Moving closer, past the medial mirror of the screen, we find ourselves in a postmodern masked ball, inhabiting a total melting pot in the 18th century court of Gustav III of Sweden. It is the famous masked ball where the king was attacked by three masked men. In the opera we see the king dancing, then being shot and falling to the ground, pretending to faint among the general commotion, and finally getting up to start dancing again. We relive the same cycle of events three times, always identical, only to relive it three more times in reverse, with sound and video winding backwards to the initial scene, which leads to the end of the video, only to start over once more.
An uroboros living on montage, in a cycle of cycles that reproduces itself continuously. Exaggerated and exasperating cinematic time – what does madness consist of if not this. But there is order in this exasperation: an introduction, the same story repeated 3 times and then again repeated 3 times in reverse, and the introduction finally also repeated backwards. It is as if the very structure of the video were a dance – 4 steps forward and 4 backwards – bringing to mind Béla Tarr’s Satantango, the monumental movie that runs for almost 8 hours and is developed in 12 parts, the first 6 moving forward and the remaining 6 in flashback, then backwards, like a tango. But Un ballo in maschera (A Masked Ball) never progresses. It does not really go forwards or backwards, but dances around itself like its characters. It is viscerally digital, like a GIF – an “interchange format” that is experiential rather than “graphic”.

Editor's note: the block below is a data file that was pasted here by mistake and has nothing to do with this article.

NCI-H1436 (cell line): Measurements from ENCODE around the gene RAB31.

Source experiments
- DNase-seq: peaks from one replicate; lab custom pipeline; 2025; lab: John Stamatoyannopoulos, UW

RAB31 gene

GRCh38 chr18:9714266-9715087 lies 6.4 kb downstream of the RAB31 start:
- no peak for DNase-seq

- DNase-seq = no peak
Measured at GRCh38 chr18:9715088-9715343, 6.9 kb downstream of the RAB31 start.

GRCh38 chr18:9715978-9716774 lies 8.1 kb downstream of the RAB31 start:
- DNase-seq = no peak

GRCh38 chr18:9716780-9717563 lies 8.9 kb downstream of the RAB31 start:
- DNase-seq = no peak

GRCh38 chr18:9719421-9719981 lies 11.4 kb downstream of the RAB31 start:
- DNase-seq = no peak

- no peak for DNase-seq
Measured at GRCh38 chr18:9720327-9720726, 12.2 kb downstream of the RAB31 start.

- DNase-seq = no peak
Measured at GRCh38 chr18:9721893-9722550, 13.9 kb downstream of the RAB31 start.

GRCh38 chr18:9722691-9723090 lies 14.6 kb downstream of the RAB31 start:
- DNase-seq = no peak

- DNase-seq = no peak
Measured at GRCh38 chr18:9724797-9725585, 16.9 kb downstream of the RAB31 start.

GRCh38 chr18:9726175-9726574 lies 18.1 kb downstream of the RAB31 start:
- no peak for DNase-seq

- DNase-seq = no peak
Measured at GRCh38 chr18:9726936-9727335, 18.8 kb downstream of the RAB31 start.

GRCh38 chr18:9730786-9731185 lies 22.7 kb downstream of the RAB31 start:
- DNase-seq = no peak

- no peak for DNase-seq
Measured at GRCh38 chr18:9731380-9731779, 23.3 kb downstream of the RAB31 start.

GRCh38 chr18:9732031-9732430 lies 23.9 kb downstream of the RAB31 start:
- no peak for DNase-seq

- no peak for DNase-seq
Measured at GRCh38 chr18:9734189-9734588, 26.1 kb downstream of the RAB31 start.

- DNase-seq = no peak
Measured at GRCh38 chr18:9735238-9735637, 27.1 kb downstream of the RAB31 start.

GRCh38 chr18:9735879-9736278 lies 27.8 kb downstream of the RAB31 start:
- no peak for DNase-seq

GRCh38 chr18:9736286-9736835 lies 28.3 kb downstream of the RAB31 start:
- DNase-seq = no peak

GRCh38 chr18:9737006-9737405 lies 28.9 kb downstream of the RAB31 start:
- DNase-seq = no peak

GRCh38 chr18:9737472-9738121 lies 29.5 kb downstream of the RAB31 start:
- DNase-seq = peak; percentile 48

This is its most profound part, transcending the now retro audiovisual postmodernism to embrace the digital zeitgeist, which was just beginning to prevail at the dawn of the new millennium.
Its reflexive – and didactic – nature is also based on overcoming late 20th century neo-Kitsch, without ever abolishing it, but rather exploiting it to embrace a Brechtian-style hyper-estrangement. In both these cases there is a manifestation of fiction, through exaggeration and excess in the former, and through elegance of technique in the latter. Brecht led the spectator not to identify with the actors in his play, while Shonibare, in addition to this and with the audiovisual medium in mind, leads the medium of video itself not to identify with its function. The actor reveals the fact that he is acting in the same way that the masked ball reveals the fact that it is a mask, in another space-time reality which, therefore, needs no physical analogy to make sense.
This is the essence of contemporaneity as seen through the changed gaze of the old, and now historical, camera. A work that is at once hermetic and baroque, European and African, analogue and digital, true and false, linked to Time and totally disconnected from it, in the total contradiction needed to make sense of contemporary existence. Pure madness and yet so filled with concrete, linear, structured critical sense. Shonibare’s work represents the hidden pearl in CRAZY, well worth lingering over, contemplating, taking time to enjoy it and overcome the pre-packaged existence of masks and incoherent clothes – the medium and space-time reality that turns into dance.
CRAZY: La follia nell’arte contemporanea (Madness in Contemporary Art), curated by Danilo Eccher, Chiostro del Bramante, Rome, 19.02 – 08.01.2023
images: (all) Yinka Shonibare, «Un ballo in maschera (a masked ball)», 2004, still from video